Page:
1. Events on the premises of a licensed gaming establishment that cater to or promote the use, sale, cultivation or distribution of marijuana.

  2. Contracting with or maintaining a business relationship with an individual or entity engaged in the sale, cultivation or distribution of marijuana, including vendors and landlord/tenant relationship.

  3. Licensees receiving financing from or providing financing to an individual, entity or establishment that sells, cultivates or distributes marijuana.

These three issues are but the tip of the iceberg, and Chairman Alamo recognized that with the statement that there will be future questions the Commission will look at that will require more nuance, and that these three issues seemed to present a good starting point for the discussion.

On the first issue – whether gaming licensees can allow on their premises events or conferences that promote the resale, cultivation or use of marijuana – a few points were made clear. One was that the Commission wants to have a “level playing field” for all licensees, and to not penalize those licensees who err on the side of caution in not allowing such events and lose out on revenue to another licensee down the road who books the marijuana conference. The Commission members, again, made it clear they were not setting policy and did not say that licensees could not host a marijuana-related conference or event. However, it was made clear that to do so would put a licensee at risk of disciplinary action. This risk was made clearer by the sentiment expressed by Chairman Alamo, who stated that the only way to get parity and stability between a licensee that abides by the law and the one down the street that doesn’t do so is to “file a complaint” so that the gaming regulators can act upon it.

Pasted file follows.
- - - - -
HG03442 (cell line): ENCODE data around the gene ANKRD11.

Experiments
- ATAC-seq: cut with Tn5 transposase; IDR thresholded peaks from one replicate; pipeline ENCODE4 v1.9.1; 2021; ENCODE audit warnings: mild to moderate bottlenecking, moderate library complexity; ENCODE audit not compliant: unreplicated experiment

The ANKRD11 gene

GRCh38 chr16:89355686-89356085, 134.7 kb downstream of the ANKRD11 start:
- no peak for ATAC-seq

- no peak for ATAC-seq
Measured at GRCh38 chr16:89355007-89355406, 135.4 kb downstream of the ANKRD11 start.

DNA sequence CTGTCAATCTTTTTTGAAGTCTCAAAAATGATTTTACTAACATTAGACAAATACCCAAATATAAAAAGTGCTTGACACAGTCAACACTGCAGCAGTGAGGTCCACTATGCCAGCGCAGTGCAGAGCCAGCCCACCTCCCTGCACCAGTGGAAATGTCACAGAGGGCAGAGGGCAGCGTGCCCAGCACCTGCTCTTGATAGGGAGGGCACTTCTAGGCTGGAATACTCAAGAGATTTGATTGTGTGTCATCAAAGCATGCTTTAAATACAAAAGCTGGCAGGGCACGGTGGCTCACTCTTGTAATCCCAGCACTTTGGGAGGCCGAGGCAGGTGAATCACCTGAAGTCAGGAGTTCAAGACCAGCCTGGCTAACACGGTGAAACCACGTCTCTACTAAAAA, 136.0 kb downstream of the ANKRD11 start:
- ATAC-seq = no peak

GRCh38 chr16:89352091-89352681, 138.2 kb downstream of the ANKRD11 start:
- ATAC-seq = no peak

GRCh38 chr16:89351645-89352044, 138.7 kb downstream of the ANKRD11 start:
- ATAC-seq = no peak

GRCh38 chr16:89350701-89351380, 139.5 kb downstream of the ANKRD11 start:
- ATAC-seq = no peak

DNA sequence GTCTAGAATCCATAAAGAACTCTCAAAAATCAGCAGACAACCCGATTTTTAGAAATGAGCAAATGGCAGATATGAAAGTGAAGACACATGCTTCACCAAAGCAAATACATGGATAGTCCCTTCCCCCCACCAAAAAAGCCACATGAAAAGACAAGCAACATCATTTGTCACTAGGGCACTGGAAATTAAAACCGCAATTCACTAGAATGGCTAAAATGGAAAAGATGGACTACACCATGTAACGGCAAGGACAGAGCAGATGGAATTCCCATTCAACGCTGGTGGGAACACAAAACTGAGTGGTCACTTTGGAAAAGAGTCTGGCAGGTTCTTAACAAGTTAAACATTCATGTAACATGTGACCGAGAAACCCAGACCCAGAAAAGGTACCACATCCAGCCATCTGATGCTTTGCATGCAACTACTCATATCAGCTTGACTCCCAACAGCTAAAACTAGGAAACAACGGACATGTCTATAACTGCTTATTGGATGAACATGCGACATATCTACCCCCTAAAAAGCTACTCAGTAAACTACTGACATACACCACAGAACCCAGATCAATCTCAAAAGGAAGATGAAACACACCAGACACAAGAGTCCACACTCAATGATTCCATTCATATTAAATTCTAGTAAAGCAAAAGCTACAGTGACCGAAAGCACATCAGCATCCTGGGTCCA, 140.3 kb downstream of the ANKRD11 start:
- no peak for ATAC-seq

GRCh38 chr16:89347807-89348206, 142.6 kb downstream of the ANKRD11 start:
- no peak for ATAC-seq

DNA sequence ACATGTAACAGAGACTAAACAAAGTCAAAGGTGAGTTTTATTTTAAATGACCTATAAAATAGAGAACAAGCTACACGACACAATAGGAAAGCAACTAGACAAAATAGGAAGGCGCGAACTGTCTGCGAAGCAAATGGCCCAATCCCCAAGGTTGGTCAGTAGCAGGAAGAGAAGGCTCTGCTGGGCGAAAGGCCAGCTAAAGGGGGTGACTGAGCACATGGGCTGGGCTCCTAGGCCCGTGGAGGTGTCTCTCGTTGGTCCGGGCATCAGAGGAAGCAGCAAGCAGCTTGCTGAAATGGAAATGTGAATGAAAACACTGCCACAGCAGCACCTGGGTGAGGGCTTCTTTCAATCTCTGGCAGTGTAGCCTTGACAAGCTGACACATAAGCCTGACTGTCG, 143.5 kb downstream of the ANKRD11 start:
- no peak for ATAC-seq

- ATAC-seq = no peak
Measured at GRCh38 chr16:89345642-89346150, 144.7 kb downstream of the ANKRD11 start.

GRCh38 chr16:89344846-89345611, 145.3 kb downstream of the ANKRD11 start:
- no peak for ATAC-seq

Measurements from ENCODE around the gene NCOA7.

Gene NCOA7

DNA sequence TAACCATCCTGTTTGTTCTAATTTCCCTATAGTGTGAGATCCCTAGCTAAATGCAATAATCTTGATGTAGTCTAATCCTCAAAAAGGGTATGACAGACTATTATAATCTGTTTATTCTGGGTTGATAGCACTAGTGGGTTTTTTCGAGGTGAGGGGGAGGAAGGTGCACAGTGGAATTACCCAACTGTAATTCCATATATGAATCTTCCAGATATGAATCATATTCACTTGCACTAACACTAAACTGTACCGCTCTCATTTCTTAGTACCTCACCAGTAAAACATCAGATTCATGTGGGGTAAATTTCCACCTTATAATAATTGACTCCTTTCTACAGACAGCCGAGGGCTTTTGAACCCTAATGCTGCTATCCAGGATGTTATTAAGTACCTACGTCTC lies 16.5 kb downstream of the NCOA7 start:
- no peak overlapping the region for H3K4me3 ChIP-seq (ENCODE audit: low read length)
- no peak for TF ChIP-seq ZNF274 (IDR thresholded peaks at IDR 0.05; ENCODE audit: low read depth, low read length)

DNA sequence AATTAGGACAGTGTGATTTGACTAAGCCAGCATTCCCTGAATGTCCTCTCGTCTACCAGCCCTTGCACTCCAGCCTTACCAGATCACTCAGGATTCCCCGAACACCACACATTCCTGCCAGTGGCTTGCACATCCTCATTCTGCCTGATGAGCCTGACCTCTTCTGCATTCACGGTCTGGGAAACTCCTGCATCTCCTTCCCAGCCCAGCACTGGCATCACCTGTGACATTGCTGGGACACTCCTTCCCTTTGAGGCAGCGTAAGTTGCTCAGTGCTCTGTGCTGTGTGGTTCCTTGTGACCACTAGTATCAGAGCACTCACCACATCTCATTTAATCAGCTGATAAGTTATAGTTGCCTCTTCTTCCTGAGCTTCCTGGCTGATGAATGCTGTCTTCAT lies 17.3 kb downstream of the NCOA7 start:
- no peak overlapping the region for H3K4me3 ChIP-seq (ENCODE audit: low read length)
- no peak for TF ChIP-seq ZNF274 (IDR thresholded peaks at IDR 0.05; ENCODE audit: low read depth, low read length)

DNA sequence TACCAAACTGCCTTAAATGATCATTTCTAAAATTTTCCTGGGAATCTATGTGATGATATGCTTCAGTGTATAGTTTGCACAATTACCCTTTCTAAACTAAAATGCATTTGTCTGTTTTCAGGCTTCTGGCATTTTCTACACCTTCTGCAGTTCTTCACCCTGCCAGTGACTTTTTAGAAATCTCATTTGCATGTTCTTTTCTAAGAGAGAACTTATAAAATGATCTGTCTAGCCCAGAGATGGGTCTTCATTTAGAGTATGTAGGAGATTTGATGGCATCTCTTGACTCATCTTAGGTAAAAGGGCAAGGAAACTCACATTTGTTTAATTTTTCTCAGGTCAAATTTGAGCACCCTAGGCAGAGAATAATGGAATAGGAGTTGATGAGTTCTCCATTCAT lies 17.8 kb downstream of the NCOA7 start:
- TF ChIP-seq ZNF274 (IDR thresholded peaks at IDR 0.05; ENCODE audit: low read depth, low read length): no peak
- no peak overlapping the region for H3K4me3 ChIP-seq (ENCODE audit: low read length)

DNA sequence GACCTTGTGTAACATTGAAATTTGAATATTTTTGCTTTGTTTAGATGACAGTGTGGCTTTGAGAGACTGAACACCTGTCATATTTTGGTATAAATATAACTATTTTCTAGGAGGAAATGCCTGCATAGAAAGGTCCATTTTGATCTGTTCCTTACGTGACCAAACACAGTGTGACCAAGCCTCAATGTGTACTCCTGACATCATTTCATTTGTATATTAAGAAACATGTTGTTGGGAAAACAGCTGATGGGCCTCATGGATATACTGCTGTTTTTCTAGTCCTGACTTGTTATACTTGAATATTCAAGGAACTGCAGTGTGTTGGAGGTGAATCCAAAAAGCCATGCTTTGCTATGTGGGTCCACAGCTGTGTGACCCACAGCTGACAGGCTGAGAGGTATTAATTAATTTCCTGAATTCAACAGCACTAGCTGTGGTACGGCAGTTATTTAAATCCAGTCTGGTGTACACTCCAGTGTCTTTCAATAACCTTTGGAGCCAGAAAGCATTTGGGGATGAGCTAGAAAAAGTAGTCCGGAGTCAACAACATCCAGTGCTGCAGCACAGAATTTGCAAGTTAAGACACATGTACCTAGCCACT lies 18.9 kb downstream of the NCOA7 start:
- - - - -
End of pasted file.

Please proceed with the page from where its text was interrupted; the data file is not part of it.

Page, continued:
Nevada Gaming Control Board (“Board”) Chairman Burnett, seeking to put a finer point on the question, asked the Commission if having a marijuana convention would be seen as an embarrassment for Nevada’s gaming industry. Commission Member Fuetsch responded that she believed that having a marijuana convention would “be the wrong thing to do and have an impact on the gaming industry if it’s held at a casino.” Commission Member Townsend responded: “No, no and no…There is no upside to a handful of dollars over a weekend than there is to the downside of the damage it can do to the integrity of the industry and the State.”